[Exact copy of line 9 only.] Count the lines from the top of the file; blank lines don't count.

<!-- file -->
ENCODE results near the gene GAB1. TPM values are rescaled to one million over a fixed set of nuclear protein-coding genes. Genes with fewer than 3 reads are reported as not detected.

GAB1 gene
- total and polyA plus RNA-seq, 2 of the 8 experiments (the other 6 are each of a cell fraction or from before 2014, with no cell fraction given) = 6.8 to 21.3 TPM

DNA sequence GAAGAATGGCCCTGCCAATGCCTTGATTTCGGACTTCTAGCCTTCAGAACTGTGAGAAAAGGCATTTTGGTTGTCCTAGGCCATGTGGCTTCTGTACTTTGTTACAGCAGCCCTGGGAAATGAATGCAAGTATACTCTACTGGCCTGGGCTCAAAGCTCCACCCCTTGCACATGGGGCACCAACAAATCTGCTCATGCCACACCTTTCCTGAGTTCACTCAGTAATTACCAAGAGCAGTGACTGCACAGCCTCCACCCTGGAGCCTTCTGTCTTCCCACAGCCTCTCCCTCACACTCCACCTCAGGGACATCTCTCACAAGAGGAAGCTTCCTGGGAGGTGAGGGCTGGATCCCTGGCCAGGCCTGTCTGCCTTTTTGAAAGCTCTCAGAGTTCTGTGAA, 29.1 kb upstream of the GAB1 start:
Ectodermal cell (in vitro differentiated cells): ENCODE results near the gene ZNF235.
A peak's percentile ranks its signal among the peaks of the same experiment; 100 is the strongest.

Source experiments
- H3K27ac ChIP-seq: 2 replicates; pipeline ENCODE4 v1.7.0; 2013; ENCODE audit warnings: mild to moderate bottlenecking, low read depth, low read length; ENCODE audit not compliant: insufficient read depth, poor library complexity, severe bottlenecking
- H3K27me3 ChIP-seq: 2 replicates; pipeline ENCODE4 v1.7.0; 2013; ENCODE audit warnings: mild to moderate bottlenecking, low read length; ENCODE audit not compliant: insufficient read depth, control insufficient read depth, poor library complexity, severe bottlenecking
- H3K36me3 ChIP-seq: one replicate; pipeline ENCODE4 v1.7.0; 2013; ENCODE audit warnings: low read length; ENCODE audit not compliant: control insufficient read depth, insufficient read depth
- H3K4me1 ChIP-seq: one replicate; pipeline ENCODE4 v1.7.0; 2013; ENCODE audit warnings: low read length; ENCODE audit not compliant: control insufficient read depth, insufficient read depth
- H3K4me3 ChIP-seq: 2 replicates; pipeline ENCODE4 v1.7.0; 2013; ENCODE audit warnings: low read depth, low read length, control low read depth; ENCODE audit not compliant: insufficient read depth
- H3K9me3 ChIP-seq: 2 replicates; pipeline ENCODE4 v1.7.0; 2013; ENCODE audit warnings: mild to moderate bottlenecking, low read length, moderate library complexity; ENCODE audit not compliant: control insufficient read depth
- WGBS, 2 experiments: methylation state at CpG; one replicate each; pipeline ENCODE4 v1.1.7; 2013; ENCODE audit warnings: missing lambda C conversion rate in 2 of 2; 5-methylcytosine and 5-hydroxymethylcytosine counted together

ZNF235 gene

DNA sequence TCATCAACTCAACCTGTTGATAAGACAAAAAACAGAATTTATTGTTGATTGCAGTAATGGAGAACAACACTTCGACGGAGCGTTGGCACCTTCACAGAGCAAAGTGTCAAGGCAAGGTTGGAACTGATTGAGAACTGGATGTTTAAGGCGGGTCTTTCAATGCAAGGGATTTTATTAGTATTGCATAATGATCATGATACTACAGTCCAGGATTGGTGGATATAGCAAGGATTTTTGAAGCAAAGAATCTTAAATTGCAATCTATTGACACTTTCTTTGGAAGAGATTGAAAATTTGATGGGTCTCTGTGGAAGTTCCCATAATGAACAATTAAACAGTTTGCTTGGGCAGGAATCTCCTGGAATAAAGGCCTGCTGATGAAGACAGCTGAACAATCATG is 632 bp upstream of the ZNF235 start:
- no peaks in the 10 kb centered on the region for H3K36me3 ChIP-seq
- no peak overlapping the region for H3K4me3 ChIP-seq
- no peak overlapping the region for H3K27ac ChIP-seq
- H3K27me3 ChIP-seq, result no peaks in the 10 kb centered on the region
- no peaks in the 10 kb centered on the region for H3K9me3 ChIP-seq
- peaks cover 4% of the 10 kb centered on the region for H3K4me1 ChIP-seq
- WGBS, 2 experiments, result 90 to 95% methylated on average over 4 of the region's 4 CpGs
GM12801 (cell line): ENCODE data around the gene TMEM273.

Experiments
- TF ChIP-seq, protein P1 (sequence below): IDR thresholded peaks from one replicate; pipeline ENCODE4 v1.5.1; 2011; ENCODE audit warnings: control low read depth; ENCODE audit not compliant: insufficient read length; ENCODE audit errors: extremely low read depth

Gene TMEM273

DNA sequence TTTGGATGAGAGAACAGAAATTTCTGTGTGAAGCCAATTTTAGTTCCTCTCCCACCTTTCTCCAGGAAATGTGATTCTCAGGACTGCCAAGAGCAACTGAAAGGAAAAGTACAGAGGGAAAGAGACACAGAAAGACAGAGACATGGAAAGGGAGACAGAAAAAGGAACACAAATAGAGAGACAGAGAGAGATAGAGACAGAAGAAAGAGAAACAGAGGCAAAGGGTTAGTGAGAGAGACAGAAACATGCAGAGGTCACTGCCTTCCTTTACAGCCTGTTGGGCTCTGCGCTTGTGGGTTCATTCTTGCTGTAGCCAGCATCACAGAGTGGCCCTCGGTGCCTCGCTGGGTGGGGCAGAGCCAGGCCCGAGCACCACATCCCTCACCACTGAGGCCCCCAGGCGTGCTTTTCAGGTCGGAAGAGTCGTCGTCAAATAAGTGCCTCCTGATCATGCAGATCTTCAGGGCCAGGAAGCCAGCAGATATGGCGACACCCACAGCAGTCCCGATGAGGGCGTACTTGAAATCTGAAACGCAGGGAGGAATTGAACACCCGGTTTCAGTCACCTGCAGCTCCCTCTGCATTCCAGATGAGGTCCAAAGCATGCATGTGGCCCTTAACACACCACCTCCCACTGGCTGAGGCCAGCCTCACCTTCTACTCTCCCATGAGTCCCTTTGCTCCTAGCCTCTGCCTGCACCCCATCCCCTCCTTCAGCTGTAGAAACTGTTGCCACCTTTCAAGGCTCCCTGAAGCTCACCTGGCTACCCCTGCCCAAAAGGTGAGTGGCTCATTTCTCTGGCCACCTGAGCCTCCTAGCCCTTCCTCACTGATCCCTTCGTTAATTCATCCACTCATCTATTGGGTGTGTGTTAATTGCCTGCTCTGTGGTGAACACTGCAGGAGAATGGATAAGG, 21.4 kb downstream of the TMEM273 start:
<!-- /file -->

- H3K27me3 ChIP-seq: 2 replicates; pipeline ENCODE4 v1.7.0; 2013; ENCODE audit warnings: mild to moderate bottlenecking, low read length; ENCODE audit not compliant: insufficient read depth, control insufficient read depth, poor library complexity, severe bottlenecking